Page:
What is the purpose of your business? Perhaps you should ask yourself that question before we begin. The obvious answer is to make money; some would argue as much money as possible. Now, while it’s true that a business needs to turn a profit, is it possible that the pursuit of profit can actually have a negative impact on the people who work for the business and depend on it?
Customers and clients are actually starting to become aware of the moral aspects. More so as social media has a greater than ever impact on the average persons daily life, people are becoming more dissatisfied with the way they are treated, both in their private lives and at work
The scandals involving the world’s banks over the last few years, for example, have left most of us disgusted that those responsible for, what the vast majority of people see as, this criminal negligence are left largely unscathed. Is it any wonder that morale amongst many is at an all-time low? Of course, this is my own opinion and not based on any statistical evidence, however with a steady rise in self-centred behaviour is it surprising that more and more people are starting to consider work as just an obligation in order to pay the bills?
Motivation in the work place and having pride in ones work is becoming, or has become already, largely a thing of the past, especially for the young. When we begin to take pride in our work, no matter what it is, when we consciously look for the satisfaction and pleasure of doing our jobs well. Only then do we start to enjoy our work once more. A happy and motivated work force is always more productive and efficient than one where work is seen only as a daily grind.
The simplest way of looking at it is that we have to work, not just for the mundane every day reasons of paying our way every month. We work to build a future for our children and for ourselves. Why then, approach every workday with dread and negativity? If we are obligated to do something we may as well make the most of it.
The injustices that we hear and read about daily can all too easily influence us; they can quickly under-mine our positive mental approach to work, if we are not extremely careful. In other words, we have to protect ourselves by compartmentalising our thoughts. There is nothing wrong with feeling anger and frustration with the latest banking scandal, but there is no positive if we let it influence our daily lives.
Rest assured though, the growing power of social networking will, eventually, begin to pressure for change, transparency and accountability. The violent alternatives belong in another age where discontent was addressed with revolution and retribution. We must remain civilised and begin to assert our combined voices to bring about positive change.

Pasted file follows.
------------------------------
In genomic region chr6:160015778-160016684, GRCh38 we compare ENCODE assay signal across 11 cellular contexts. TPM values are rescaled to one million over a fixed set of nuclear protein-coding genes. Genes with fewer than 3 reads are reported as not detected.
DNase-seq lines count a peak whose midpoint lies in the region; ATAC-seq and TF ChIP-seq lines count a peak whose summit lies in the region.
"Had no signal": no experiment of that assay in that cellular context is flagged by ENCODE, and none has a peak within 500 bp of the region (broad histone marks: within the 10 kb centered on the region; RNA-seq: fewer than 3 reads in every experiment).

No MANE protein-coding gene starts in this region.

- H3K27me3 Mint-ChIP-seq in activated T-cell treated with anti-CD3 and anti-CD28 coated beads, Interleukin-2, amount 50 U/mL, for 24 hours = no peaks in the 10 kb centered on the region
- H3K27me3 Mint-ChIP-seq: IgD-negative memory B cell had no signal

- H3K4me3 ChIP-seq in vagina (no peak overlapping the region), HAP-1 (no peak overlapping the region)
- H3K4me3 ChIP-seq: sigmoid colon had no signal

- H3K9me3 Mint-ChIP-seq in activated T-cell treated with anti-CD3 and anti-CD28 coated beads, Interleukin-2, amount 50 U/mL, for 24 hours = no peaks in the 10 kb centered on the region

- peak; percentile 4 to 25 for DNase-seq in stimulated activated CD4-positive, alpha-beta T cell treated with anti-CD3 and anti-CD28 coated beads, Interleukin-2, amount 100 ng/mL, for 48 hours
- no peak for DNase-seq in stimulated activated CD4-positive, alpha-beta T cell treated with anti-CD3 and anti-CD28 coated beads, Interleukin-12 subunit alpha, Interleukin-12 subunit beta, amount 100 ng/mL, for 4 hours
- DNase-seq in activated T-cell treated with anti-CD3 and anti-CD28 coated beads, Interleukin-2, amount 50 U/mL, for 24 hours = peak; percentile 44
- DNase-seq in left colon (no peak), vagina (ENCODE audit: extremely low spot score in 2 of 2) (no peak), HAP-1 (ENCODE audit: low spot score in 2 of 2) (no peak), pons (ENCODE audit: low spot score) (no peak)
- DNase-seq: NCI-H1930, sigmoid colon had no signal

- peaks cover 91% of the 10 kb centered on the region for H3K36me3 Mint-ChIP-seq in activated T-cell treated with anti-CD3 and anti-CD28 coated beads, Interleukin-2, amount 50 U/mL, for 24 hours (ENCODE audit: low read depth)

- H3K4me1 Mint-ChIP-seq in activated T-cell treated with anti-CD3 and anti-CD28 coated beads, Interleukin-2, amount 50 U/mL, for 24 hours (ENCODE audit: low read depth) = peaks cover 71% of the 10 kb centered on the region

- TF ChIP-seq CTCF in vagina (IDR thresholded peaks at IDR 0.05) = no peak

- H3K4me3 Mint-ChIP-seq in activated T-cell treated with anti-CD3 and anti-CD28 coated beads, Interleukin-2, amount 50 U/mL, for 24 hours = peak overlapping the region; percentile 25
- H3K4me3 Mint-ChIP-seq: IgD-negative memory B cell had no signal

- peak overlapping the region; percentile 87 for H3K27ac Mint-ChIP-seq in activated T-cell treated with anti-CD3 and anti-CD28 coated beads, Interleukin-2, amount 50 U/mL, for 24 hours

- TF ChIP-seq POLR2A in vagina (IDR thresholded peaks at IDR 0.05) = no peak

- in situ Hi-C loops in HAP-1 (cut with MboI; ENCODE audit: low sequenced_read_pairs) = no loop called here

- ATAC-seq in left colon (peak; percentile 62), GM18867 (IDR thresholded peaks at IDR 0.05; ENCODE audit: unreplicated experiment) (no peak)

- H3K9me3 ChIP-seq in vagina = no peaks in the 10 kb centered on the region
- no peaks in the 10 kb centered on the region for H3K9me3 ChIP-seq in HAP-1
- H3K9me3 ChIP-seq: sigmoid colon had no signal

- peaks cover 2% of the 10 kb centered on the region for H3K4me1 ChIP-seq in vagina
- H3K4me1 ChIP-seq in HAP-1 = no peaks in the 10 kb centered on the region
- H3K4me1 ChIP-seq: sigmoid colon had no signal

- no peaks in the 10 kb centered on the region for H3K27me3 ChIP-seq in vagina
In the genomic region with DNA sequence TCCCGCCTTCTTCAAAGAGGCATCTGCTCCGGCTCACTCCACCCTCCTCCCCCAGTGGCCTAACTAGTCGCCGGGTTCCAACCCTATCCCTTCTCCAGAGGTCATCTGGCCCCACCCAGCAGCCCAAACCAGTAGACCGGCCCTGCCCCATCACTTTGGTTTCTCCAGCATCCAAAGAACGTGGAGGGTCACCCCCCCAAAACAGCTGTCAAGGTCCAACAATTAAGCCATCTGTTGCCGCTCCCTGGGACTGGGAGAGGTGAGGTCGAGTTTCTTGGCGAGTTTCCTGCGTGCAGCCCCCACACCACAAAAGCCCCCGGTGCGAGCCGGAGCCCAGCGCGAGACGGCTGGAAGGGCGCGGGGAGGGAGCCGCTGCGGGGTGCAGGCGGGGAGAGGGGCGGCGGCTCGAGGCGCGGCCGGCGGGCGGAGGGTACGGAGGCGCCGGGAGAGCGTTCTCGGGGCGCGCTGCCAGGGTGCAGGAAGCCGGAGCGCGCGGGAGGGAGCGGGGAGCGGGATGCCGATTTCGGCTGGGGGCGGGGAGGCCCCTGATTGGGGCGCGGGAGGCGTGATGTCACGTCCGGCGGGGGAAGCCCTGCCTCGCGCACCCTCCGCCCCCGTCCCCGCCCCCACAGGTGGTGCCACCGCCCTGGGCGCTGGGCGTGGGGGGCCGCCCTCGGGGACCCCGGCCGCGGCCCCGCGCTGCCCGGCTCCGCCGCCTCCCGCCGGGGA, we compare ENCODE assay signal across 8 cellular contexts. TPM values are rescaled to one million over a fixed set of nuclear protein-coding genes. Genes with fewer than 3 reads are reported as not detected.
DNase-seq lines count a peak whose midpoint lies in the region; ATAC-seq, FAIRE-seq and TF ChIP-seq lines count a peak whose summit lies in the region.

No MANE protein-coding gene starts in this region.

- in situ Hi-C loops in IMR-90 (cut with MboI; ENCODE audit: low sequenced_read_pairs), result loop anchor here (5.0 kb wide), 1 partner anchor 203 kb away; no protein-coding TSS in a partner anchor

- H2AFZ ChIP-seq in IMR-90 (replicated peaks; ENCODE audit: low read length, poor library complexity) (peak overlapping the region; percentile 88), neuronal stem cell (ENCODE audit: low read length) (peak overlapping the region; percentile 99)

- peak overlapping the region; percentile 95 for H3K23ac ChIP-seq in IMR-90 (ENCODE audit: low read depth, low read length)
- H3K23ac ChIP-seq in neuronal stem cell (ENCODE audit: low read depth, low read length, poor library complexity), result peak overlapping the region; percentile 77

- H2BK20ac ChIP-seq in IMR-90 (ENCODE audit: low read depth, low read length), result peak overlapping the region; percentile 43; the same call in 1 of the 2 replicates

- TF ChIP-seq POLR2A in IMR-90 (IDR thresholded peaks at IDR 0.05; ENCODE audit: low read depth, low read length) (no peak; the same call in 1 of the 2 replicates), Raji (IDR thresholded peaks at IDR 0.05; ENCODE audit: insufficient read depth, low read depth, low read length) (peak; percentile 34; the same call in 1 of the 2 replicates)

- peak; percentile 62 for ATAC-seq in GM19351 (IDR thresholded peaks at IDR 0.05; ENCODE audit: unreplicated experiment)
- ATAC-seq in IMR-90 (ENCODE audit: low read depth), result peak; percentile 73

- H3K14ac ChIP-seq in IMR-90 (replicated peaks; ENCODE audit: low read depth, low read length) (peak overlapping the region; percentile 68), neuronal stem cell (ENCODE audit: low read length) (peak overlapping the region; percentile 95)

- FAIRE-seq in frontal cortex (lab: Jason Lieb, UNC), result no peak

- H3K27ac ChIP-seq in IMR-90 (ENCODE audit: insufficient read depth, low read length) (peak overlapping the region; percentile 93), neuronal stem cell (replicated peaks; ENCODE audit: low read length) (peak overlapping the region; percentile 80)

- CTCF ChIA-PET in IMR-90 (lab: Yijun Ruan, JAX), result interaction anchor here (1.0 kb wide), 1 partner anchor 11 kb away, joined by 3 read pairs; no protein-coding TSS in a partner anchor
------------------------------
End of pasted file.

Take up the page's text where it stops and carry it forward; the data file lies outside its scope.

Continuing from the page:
Don’t you find that working for such a business where making as much money and as quickly as possible, regardless for any detrimental effects to society or individuals is morally corrupt, that’s just how I feel about it but I suspect that many feel the same way. Whereas working in an environment where long-term sustainability is more important, together with maintaining a careful balance with making a profit, is socially and morally responsible.
Long gone are the days of job security and, to be honest, some of the nastier effects have gone with them. Think on how, when the unions had over-whelming power in the UK, almost nobody could actually be fired no matter how lazy or dishonest they were. Now however, we have gone far too far in the other direction where any of us can lose our jobs for the most obscure reasons. As usual, we seem unable, or unwilling, to find a happy balance between the two extremes.
A business that thinks in terms of long-term sustainability does offer a kind of job security though. As long as they maintain their sense of loyalty to the work force then that loyalty will always be reciprocated. The businesses greatest assets, their knowledge base won’t be lost due to restructuring and reorganisation. Downsizing should only ever be implemented as a last resort but even then a morally responsible employer should do everything in their power to help the, soon to be, former employees.
Running a business used to be like running and extended family, those days have past but that doesn’t mean we can’t care for each other anymore does it? Aiming for the long haul rather than the ‘quick buck’ would go some way towards a return to the old, but still relevant, values of care and concern for our fellow human beings.